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Coping with a rare cancer

It can be hard to cope with cancer and its treatment. This can be especially difficult if you have a rare cancer or a rare type of leukaemia or lymphoma.

Coping with your diagnosis

You are likely to feel upset, frightened and confused. A lot of people with rare cancers say they feel isolated as well.

It can be more difficult to find information about rare cancers. And it might be difficult to find other people who have the same type of rare cancer as you.

Talking to other people going through something similar can be helpful. It can be useful even if they don’t have exactly the same cancer type. 

You might need to work out who your are going to tell that you have cancer and what you are going to say. You might also have children to think about. 

Coping physically

Cancer and its treatment can cause physical changes in your body.

These changes can be very difficult to cope with and could affect how you feel about yourself. They can affect your self esteem and the way you relate to other people, especially close family and friends.

Your diagnosis and its treatment might affect your sexuality and sex life. Don't be afraid to discuss any problems with your specialist nurse or doctor.

They might be able to suggest treatments that can help, or ways to adjust to changes in your sex life. Also talking to your partner, if you have one, can help you come to terms with any changes.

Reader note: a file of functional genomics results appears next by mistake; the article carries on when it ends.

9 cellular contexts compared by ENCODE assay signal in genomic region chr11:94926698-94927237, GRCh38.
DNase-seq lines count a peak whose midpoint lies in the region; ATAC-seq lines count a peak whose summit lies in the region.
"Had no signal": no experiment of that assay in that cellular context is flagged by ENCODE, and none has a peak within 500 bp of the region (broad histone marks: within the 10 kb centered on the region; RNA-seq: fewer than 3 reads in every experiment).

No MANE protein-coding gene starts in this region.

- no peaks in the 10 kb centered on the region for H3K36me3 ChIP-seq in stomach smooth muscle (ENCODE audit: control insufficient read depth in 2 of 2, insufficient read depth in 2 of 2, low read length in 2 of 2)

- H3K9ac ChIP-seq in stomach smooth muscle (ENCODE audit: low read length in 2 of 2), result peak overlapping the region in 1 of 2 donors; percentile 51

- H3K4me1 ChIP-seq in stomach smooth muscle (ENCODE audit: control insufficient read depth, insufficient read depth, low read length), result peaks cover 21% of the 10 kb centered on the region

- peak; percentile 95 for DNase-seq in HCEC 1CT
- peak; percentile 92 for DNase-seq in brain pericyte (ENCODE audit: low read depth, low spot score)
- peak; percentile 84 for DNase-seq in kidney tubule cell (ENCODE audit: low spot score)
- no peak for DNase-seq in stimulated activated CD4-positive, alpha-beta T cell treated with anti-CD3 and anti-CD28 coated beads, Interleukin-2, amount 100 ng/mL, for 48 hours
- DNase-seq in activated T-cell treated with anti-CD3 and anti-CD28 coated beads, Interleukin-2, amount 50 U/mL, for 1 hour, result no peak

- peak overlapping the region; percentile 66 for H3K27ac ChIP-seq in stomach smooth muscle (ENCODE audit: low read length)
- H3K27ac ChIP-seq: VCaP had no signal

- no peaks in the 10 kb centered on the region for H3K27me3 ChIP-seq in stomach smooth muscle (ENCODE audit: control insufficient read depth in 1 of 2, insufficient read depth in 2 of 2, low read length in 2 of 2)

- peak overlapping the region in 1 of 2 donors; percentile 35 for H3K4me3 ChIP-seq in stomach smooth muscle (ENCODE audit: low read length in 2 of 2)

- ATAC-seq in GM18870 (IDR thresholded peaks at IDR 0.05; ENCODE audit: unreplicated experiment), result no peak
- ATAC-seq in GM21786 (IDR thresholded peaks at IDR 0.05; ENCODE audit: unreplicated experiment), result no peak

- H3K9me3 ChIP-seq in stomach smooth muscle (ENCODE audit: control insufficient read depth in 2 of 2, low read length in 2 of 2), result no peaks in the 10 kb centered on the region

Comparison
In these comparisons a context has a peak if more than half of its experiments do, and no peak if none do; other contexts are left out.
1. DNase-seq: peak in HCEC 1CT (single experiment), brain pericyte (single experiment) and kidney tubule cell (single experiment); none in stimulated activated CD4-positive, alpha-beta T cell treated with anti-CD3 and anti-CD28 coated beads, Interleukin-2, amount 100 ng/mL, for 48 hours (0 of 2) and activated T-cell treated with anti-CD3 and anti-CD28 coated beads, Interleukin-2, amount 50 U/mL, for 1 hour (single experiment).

Tiredness and lacking energy (fatigue) is very a common problem in people with cancer. This could be due to your treatment and the cancer itself. It can have a big impact your daily life.

Coping practically

A diagnosis of cancer is likely to cause some practical problems. This could include money issues. You might need financial support including sick pay, benefits and grants.

Try to remember that you don’t have to sort everything out at once. It usually feels more manageable to deal with one thing at a time. You can ask for help if you need it.

Your doctor or specialist nurse can put you in touch with people specially trained in supporting people with cancer. They are there for you so use them if you need to.

Resources and support

There are different charities and organsations that can provide information and support. These include specific rare cancer organsations.

Last reviewed: 
29 Sep 2017
  • Living with and Beyond Cancer. Taking action to improve outcomes 
    National Cancer Survivorship Initiative (NCSI), 2013

  • The Cancer Survivor's Companion. Practical ways to cope with your feelings after cancer 
    F. Goodhart and L. Atkins
    Piatkus, 2011

Information and help

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About Cancer generously supported by Dangoor Education since 2010.